Canada is investigating reports that Saudi Arabia has been employing armored trucks made near Toronto in violence against civilians. Rights groups say Ottawa should suspend weapon sales to Riyadh.
Human rights groups are calling on Canada to suspend all weapons sales to Saudi Arabia, after serious concerns were raised over the alleged use of Canadian-made arms in a violent crackdown on civilians in an eastern province of the Gulf kingdom.
Images shared on social media purportedly show Canadian-made armored vehicles being used by Saudi government forces against Shiite civilians in the country's restive, eastern Qatif province, The Globe and Mailnewspaper first reported.
The "red flags" raised by the latest reports "demand no less than a suspension of all military export contracts" with Saudi Arabia, said Cesar Jaramillo, executive director of Canadian anti-war group Project Ploughshares.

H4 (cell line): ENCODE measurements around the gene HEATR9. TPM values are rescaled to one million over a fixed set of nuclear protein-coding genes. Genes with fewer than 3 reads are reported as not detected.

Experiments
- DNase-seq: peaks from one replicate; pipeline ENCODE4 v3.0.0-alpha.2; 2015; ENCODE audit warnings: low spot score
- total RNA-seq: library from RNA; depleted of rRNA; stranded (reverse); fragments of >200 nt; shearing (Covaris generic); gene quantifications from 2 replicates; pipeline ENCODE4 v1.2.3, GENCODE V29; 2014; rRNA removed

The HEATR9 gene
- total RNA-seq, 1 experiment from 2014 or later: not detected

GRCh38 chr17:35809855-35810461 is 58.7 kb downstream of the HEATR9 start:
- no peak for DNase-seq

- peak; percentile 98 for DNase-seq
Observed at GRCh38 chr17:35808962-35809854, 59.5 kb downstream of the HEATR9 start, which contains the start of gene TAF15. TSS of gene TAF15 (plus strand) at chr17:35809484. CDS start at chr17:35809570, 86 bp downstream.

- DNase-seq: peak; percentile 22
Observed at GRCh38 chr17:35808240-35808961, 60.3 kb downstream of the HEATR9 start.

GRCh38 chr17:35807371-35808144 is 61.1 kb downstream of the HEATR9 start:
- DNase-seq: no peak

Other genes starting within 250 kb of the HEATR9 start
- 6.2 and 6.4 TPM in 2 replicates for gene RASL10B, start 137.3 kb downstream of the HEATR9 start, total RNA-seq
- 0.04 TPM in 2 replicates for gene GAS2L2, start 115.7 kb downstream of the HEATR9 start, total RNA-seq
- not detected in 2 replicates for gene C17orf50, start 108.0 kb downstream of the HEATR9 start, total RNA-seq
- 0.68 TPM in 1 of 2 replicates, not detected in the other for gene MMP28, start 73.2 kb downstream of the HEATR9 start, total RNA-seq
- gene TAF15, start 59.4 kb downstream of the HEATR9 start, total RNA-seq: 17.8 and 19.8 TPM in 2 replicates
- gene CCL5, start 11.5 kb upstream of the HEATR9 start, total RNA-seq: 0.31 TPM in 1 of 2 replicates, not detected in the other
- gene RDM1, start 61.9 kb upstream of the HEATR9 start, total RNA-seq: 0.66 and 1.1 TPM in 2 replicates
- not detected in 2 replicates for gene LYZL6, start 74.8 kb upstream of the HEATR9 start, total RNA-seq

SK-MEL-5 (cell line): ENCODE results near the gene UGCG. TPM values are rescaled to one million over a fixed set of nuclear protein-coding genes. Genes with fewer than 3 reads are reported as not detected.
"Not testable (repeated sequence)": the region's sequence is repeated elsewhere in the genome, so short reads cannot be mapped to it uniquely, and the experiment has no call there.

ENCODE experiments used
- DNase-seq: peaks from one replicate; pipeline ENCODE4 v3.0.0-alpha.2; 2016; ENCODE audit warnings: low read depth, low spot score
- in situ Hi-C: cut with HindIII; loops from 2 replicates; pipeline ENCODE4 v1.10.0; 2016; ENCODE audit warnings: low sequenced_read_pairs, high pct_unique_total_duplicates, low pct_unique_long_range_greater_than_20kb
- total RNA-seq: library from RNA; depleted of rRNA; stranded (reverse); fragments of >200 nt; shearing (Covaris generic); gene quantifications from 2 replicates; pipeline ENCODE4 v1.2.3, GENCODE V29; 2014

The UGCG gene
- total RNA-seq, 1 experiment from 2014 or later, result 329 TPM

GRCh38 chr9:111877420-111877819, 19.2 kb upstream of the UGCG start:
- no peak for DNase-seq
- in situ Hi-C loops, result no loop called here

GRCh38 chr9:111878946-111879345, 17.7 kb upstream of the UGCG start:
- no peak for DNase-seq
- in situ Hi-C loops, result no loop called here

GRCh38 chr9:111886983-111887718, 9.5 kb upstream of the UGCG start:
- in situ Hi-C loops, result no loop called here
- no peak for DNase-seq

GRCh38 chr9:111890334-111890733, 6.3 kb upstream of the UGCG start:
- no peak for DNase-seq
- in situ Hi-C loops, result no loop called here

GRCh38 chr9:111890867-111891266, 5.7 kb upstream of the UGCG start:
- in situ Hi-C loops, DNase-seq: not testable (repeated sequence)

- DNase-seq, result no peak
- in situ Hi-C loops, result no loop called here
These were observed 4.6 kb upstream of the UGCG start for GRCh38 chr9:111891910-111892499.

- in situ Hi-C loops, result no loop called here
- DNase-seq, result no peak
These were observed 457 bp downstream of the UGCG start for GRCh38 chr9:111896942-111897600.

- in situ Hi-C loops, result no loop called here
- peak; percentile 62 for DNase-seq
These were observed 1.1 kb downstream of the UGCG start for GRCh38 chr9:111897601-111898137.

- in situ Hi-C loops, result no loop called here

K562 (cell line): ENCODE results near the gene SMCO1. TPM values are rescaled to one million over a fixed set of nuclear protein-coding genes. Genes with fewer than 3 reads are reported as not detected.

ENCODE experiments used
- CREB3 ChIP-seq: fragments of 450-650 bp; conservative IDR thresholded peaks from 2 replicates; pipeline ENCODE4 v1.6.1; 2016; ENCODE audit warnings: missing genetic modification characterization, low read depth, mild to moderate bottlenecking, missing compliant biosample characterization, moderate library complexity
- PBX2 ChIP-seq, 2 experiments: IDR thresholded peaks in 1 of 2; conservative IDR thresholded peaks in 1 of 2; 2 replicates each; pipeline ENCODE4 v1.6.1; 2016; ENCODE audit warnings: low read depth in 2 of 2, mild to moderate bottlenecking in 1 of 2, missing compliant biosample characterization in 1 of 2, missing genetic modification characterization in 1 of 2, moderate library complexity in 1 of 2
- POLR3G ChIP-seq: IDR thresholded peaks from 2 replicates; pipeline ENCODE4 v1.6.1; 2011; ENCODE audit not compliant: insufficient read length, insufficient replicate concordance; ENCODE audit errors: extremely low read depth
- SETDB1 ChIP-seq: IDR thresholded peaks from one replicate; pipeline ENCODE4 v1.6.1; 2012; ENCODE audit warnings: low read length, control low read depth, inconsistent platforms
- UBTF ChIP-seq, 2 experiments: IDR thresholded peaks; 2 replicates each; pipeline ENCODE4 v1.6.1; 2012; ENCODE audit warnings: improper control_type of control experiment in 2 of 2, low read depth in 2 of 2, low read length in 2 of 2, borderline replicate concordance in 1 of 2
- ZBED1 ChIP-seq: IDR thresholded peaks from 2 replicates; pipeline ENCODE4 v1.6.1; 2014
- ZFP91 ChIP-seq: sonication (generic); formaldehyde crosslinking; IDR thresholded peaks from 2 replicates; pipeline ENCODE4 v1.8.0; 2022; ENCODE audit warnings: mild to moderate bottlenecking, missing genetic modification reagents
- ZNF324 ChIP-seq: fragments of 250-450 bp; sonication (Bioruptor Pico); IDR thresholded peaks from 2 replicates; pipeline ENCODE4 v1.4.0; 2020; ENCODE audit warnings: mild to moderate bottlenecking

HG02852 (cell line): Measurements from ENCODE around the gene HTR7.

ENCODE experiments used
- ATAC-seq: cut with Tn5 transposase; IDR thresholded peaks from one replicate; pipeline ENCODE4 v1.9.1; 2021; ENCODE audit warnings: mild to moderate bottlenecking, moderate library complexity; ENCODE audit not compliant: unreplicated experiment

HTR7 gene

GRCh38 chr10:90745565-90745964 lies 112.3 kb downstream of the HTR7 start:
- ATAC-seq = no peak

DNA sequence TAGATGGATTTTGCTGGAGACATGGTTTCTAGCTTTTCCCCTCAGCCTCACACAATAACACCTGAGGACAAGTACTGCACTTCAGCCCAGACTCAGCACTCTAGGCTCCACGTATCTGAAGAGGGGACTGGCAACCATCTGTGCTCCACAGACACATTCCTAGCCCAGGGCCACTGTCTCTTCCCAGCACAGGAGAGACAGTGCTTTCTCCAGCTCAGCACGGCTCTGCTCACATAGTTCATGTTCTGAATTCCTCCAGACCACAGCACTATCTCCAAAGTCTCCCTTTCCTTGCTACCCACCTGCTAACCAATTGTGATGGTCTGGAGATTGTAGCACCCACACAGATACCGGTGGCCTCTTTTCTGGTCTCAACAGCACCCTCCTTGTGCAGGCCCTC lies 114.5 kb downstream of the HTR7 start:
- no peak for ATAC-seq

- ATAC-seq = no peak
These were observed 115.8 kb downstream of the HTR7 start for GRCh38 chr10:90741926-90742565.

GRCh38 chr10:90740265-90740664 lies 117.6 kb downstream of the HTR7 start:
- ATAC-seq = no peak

"Should abuses with Canadian-made military equipment be confirmed, suspension must then lead to the cancellation of any such contracts," Jaramillo told DWin an email.
Ottawa, meanwhile, says it is "actively seeking more information" about whether Canadian-made arms were in fact used against Saudi civilians.
The government also said it "expressed its concerns" with Saudi Arabia that its security operation in the eastern part of the country must comply with international law, said Natasha Nystrom, a spokesperson for Global Affairs Canada, the foreign ministry.
"If it is found that Canadian exports have been used to commit serious violations of human rights, the minister will take action," Nystrom told DW in an email.
According to the Globereport, images shared on social media appear to show Saudi forces employing Gurkha RPVs, made by Terradyne Armored Vehicles near Toronto, Canada's largest city, in their operation in the Qatif governorate.
Military experts confirmed the type of vehicle in the images, the newspaper reported.
At least five people have been killed in the eastern Saudi town of Awamiya as government forces conduct an operation they say seeks to drive Shiite fighters out of the area.